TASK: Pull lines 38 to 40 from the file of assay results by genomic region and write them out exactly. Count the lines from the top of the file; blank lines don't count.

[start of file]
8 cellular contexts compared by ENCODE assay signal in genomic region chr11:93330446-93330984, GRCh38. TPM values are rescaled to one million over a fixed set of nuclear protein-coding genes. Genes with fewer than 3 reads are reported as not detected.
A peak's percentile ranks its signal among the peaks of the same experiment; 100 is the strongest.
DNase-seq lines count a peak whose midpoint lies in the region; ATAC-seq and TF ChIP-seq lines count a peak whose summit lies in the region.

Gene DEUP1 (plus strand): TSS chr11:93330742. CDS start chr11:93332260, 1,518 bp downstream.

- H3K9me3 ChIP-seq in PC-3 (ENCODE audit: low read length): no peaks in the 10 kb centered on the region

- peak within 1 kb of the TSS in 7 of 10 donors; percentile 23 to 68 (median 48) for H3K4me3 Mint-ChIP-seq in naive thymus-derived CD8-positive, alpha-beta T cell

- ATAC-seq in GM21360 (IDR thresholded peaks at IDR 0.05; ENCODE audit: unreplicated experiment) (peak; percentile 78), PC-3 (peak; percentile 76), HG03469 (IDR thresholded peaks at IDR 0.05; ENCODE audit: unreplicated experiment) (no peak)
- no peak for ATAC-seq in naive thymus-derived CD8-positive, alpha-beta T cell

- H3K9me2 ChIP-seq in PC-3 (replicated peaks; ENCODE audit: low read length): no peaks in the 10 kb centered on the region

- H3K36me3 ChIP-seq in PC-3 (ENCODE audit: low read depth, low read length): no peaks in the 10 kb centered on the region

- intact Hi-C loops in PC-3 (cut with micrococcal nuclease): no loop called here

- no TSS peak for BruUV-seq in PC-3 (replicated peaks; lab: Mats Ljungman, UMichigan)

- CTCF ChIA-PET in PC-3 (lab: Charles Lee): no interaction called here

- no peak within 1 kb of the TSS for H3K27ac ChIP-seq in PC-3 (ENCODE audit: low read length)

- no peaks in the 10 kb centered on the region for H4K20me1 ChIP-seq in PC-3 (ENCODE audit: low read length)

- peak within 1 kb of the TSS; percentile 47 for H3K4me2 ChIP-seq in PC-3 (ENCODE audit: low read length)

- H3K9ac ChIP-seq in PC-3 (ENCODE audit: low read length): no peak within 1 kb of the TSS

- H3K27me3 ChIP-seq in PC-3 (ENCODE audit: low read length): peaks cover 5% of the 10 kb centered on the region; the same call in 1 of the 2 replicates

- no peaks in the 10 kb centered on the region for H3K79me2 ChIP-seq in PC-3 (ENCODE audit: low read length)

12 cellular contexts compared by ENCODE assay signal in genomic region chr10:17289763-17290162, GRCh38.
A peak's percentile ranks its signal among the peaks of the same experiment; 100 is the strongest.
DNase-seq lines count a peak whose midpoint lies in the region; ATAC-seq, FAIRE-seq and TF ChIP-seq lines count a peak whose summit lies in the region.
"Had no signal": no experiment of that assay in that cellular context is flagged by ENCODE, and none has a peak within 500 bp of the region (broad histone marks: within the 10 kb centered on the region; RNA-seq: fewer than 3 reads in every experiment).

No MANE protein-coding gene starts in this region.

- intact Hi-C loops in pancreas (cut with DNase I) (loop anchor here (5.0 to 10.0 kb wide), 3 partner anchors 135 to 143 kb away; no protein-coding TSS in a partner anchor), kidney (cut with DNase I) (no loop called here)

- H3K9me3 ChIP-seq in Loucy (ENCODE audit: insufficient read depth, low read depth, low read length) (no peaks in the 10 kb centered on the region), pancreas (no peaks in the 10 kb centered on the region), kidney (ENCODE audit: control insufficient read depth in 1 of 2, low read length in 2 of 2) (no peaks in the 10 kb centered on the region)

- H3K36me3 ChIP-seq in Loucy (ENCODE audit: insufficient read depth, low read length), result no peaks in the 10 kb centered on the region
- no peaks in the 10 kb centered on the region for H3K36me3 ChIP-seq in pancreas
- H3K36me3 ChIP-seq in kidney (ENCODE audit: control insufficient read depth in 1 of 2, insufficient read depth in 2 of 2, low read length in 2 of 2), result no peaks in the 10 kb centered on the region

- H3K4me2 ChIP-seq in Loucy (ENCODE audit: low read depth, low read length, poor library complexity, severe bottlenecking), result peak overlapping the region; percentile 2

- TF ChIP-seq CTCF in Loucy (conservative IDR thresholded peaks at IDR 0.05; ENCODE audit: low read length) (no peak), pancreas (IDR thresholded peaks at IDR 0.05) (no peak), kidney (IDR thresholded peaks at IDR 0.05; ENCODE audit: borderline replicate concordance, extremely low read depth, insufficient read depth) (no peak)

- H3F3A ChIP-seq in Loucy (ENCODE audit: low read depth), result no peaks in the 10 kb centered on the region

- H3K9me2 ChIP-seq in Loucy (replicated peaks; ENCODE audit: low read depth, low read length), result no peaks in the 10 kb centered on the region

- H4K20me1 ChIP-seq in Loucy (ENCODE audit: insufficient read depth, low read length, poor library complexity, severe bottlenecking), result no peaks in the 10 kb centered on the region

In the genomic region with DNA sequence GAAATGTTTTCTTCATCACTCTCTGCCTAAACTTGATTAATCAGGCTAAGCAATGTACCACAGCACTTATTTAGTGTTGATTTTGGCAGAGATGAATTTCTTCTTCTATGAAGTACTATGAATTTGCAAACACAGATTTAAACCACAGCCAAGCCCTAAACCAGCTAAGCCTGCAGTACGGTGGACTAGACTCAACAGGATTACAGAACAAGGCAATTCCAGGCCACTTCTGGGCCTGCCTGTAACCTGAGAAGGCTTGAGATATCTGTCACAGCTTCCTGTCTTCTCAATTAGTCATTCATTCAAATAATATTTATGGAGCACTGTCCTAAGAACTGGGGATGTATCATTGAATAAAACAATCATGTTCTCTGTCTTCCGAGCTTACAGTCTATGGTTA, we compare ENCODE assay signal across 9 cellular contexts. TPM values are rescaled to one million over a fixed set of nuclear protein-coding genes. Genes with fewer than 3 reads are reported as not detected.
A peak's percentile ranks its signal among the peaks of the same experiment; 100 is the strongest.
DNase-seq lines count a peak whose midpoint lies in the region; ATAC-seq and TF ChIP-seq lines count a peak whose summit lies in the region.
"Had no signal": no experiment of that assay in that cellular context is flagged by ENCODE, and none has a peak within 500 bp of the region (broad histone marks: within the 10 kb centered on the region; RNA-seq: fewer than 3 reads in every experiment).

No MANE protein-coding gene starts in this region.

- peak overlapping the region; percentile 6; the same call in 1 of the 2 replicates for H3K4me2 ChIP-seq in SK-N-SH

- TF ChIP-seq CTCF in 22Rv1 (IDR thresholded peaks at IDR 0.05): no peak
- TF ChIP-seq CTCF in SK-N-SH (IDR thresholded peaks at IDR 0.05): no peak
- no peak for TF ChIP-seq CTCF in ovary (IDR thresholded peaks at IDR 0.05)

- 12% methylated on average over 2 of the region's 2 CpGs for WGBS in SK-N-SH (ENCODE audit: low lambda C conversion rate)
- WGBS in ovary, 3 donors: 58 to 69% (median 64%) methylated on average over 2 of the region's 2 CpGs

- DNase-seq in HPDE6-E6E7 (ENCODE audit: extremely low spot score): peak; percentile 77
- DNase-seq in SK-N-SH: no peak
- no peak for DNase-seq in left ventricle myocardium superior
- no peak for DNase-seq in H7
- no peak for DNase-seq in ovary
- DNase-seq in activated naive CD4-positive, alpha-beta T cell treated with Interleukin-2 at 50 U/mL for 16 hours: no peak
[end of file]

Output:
"Had no signal": no experiment of that assay in that cellular context is flagged by ENCODE, and none has a peak within 500 bp of the region (broad histone marks: within the 10 kb centered on the region; RNA-seq: fewer than 3 reads in every experiment).

No MANE protein-coding gene starts in this region.

- peak overlapping the region; percentile 6; the same call in 1 of the 2 replicates for H3K4me2 ChIP-seq in SK-N-SH